Source

CHICAGO, March 18 2011 (Reuters) - Procter & Gamble Co will raise U.S. detergent prices by 4.5 percent in June as the world’s largest household products maker starts to respond to rising costs for materials, packaging and transportation.

 The maker of Tide, Gain and Era laundry detergents said the increase would go into effect on June 6.  Source

What you see here is the manufacturers raising prices on things they know people have to have and are less likely to buy generic.  This is just the beginning of commodities price increases. Stock up while you can or BUY GENERIC.

Shoppers are less likely to switch to a cheaper brand on a baby product than many other items on the shopping list, according to a recent survey by Sanford Bernstein analyst Ali Dibadj. Just 10% of consumers said they switched to a cheaper diaper brand because “it’s not worth paying more in this category,” and no consumers reported switching baby food. By comparison, nearly a third of consumers said they switched brands of bleach, bottled water and liquid soap.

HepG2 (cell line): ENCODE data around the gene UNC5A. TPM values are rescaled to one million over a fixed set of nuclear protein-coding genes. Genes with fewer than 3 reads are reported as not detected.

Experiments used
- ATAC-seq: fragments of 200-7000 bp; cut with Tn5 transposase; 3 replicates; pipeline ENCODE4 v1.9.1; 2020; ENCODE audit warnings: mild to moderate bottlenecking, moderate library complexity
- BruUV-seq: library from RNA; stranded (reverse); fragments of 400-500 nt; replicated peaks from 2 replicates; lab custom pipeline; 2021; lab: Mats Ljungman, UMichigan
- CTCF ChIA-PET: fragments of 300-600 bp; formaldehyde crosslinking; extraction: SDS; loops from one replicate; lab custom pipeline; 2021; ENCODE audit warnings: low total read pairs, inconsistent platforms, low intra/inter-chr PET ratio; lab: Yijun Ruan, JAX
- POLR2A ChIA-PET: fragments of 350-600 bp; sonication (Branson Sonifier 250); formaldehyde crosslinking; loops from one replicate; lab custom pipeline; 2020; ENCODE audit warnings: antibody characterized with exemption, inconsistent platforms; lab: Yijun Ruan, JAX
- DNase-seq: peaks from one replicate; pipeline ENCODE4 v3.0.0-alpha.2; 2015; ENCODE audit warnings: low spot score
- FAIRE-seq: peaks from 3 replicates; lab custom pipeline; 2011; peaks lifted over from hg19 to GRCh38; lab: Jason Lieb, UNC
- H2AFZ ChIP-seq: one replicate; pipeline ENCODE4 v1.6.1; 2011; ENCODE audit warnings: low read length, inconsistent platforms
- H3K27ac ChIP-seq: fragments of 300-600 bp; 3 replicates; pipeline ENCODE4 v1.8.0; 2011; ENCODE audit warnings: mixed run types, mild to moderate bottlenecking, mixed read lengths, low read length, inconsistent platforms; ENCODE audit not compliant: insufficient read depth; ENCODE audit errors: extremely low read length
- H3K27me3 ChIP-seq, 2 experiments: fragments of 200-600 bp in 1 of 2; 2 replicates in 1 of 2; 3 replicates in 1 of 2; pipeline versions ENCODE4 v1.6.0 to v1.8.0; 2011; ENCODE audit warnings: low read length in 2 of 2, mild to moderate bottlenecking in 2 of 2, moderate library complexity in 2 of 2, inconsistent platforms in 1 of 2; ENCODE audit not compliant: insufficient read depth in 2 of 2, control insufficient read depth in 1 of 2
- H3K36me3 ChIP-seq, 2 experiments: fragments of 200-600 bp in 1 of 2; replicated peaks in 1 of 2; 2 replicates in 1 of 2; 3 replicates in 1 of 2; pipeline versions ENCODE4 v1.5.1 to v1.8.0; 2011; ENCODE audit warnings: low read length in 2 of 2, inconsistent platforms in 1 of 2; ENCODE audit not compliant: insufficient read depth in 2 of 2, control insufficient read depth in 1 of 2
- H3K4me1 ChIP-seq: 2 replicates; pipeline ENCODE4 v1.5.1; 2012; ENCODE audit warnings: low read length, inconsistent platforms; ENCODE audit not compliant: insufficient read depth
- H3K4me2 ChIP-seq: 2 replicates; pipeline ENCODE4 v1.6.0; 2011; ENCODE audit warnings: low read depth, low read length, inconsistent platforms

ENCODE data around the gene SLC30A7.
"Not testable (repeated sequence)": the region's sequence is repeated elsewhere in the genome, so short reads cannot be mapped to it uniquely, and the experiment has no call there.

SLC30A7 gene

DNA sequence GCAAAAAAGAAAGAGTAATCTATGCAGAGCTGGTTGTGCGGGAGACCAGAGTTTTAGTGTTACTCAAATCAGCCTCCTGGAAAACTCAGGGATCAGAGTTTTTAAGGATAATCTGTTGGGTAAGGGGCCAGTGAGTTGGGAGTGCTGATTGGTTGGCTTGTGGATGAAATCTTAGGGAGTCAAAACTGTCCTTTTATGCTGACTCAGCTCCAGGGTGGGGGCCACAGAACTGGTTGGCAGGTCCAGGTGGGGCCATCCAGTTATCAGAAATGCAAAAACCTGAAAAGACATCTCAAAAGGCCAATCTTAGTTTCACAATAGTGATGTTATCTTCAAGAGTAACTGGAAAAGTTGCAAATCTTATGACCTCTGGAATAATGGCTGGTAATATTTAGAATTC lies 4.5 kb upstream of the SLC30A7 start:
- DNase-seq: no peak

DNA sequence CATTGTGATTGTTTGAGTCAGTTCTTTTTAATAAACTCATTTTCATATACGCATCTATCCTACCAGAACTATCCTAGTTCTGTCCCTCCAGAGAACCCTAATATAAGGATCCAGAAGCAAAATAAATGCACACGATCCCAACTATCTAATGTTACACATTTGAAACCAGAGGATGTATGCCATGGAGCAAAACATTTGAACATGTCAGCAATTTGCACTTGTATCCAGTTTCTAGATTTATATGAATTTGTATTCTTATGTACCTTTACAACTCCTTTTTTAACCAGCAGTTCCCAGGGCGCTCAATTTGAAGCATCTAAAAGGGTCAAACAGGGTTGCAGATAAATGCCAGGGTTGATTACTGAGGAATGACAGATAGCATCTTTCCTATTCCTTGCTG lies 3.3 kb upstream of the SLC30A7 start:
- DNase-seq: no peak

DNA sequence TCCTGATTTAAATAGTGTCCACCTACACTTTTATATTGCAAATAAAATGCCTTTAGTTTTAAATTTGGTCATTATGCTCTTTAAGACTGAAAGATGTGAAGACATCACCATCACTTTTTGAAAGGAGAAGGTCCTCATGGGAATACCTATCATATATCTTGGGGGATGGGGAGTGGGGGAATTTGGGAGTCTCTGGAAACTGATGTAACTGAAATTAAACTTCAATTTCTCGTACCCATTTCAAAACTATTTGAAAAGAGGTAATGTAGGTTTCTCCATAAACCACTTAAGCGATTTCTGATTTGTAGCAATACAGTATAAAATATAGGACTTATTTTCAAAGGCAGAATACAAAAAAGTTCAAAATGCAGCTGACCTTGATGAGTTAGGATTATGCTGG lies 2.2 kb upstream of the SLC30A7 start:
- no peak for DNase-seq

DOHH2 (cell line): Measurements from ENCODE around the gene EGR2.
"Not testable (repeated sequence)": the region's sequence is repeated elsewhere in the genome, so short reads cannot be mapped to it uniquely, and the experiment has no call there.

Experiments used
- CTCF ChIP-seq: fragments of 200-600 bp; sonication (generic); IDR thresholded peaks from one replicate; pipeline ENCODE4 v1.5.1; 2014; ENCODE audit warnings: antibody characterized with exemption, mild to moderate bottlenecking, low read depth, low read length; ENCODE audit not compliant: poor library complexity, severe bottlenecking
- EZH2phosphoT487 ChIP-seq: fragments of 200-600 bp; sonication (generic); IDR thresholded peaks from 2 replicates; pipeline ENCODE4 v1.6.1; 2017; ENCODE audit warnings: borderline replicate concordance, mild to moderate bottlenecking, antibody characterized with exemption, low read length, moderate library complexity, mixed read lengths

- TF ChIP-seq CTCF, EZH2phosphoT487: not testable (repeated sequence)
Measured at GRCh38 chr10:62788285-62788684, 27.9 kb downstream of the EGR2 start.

Jacking up prices carries marketing risks, even for diapers. Premium brands face intense competition from less-expensive options, especially private-label brands, which gained market share during the recession. Nevertheless, many parents, especially new ones, are willing to splurge on babies even when cutting back elsewhere, believing pricier products are better for comfort or development.

Source

 


Analysts predict price of gas will continue to rise; possibly up to $6

Tom Petrie, Bank of America Merrill Lynch vice chairman, says oil prices per barrel will increase another 5-10 dollars at least.  He says by 2015 Iraqi oil output will be a critical factor in supply-demand balance.  Does everyone remember why we REALLY went into Iraq?

CNBC points out that the prices could go a LOT higher:

A dollar plumbing three-year lows is hitting Americans squarely in the gas tank, and one economist thinks it could drive prices as high as $6 a gallon or more by summertime under the right conditions.

One result has been a surge higher in gasoline prices to nearly $4 a gallon before the summer driving season even starts, a trend that economists say will be aggravated as demand increases and the summer storm season threatens to disrupt oil supplies.